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DMT1 expression: avoiding too much of a good thing
  1. A P WALKER, Senior Lecturer in Molecular Genetics
  1. Centre for Hepatology
  2. Department of Medicine
  3. Royal Free and University College Medical School
  4. University College London
  5. Royal Free Campus
  6. Rowland Hill Street
  7. London NW3 2PF, UK
  8. email: a_walker{at}rfhsm.ac.uk

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    See article on page 270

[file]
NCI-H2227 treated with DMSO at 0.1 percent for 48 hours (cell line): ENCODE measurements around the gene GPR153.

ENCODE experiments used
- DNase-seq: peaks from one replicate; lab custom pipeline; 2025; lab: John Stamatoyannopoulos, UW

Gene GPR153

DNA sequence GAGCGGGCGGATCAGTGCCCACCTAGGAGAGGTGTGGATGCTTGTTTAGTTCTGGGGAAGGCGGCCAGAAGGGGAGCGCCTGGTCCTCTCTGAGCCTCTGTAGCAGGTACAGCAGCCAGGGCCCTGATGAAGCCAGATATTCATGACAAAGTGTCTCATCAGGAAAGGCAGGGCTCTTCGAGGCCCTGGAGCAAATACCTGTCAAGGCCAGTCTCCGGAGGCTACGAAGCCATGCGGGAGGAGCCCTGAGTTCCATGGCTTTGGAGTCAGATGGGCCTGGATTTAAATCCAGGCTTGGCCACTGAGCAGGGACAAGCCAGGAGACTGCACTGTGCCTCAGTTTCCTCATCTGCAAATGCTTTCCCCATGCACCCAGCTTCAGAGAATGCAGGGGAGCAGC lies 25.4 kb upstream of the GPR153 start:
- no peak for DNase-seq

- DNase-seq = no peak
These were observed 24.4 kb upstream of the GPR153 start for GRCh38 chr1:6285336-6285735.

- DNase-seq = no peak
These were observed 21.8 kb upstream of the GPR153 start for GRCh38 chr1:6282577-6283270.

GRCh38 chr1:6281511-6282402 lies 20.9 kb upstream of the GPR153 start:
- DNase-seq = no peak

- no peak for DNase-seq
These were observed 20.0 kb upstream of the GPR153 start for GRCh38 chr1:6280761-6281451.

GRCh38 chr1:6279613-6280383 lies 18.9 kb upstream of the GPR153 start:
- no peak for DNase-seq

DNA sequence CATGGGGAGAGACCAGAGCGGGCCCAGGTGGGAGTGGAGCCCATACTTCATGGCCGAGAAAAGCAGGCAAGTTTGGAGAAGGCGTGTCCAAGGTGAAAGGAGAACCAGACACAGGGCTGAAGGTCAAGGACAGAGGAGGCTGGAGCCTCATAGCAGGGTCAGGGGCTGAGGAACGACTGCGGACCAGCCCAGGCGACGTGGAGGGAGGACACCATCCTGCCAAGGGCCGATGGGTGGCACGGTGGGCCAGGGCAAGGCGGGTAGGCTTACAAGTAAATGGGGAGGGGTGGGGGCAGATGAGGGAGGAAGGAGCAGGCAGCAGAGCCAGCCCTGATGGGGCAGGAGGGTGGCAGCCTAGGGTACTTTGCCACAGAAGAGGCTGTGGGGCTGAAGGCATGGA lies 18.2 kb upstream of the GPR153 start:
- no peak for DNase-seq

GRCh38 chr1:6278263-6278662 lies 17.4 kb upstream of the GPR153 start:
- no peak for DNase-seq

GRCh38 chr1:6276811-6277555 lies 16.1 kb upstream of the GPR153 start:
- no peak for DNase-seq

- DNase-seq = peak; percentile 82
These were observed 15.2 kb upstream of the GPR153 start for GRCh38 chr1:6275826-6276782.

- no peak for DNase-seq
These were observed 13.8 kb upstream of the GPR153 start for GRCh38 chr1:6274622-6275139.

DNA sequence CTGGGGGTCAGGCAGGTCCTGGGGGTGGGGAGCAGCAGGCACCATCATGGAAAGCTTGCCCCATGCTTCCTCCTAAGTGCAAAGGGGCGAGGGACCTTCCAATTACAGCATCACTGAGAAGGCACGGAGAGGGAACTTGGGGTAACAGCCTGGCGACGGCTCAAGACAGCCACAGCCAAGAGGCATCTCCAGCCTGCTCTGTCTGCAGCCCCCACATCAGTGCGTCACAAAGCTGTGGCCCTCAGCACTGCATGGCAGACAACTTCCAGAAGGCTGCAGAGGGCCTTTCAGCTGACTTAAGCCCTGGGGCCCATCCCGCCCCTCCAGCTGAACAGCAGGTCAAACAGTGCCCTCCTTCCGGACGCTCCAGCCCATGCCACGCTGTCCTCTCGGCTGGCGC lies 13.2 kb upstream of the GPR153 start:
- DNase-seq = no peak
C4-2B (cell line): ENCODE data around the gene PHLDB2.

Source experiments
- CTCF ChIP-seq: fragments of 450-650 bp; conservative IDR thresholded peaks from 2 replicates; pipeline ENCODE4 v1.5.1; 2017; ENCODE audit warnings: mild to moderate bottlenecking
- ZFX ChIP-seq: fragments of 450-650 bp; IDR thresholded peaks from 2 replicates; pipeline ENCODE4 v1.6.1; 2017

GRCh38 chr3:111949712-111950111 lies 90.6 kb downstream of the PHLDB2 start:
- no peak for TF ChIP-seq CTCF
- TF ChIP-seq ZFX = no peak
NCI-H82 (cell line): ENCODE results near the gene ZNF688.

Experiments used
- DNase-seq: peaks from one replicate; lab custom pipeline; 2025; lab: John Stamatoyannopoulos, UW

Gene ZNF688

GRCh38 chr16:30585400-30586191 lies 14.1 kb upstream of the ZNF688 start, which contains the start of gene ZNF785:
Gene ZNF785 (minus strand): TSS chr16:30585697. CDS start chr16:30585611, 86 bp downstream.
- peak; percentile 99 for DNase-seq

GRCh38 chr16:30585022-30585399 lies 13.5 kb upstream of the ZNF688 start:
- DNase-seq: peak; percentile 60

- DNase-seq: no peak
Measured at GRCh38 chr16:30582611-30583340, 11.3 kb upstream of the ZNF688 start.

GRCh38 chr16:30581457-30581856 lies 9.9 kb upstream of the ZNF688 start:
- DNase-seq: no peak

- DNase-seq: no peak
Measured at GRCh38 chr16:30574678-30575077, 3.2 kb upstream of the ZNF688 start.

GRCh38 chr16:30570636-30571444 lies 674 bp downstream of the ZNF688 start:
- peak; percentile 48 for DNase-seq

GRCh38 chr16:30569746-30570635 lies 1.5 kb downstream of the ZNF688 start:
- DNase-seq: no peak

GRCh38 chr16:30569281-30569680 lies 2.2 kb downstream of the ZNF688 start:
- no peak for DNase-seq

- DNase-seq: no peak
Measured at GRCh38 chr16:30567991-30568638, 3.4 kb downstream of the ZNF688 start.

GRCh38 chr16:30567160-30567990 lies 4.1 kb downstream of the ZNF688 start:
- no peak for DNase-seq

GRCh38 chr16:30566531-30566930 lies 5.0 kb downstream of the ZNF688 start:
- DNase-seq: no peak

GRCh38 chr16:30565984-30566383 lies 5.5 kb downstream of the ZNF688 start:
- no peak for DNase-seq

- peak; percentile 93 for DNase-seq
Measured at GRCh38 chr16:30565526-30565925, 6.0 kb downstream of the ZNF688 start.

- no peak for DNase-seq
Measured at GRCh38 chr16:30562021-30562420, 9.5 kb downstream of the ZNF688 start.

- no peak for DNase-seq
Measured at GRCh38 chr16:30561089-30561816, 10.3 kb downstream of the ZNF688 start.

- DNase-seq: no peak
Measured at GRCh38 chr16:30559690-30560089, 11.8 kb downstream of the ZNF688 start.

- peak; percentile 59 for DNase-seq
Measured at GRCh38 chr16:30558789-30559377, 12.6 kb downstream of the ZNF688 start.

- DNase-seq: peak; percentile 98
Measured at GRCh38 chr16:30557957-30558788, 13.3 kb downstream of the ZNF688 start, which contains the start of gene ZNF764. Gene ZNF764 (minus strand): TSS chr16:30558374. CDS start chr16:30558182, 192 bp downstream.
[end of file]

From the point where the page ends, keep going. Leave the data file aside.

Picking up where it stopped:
Haemochromatosis is a common, inherited disorder of iron metabolism. The gene (HFE), which is mutated in the majority of patients, has been cloned. The HFE protein, however, is not an iron transporter, but rather is thought to function as a regulator of iron absorption. The cloning of theHFE gene was followed rapidly by the identification of further proteins involved in the iron absorption pathway in the duodenum and transfer to the main iron storage site in the liver. The identification of a new metal ion transporter in the rat provided the first molecular information on the active absorption of metal ions by mammalian cells.1 This divalent metal transporter 1 (DMT1) has a broad substrate specificity that includes Fe2+ and a range of other divalent metal cations.1 (DMT1 is also referred to as divalent cation transporter 1, DCT1, and natural resistance-associated macrophage protein 2, Nramp2.) DMT1 mRNA is widely expressed, with high levels in the proximal duodenum, the site of absorption of iron and most other divalent metal ions.1 The biological importance of this transporter is shown by its involvement in two naturally occurring animal mutants of iron metabolism. Homozygous mutation ofDMT1 in the mouse is responsible for microcytic anaemia, and in the rat, the Belgrade phenotype of microcytic, hypochromic anaemia, with severe defects in intestinal and reticulocyte iron absorption.2 3 The Belgrade reticulocyte defect seems to be a failure to transport iron out of the transferrin cycle endosomes.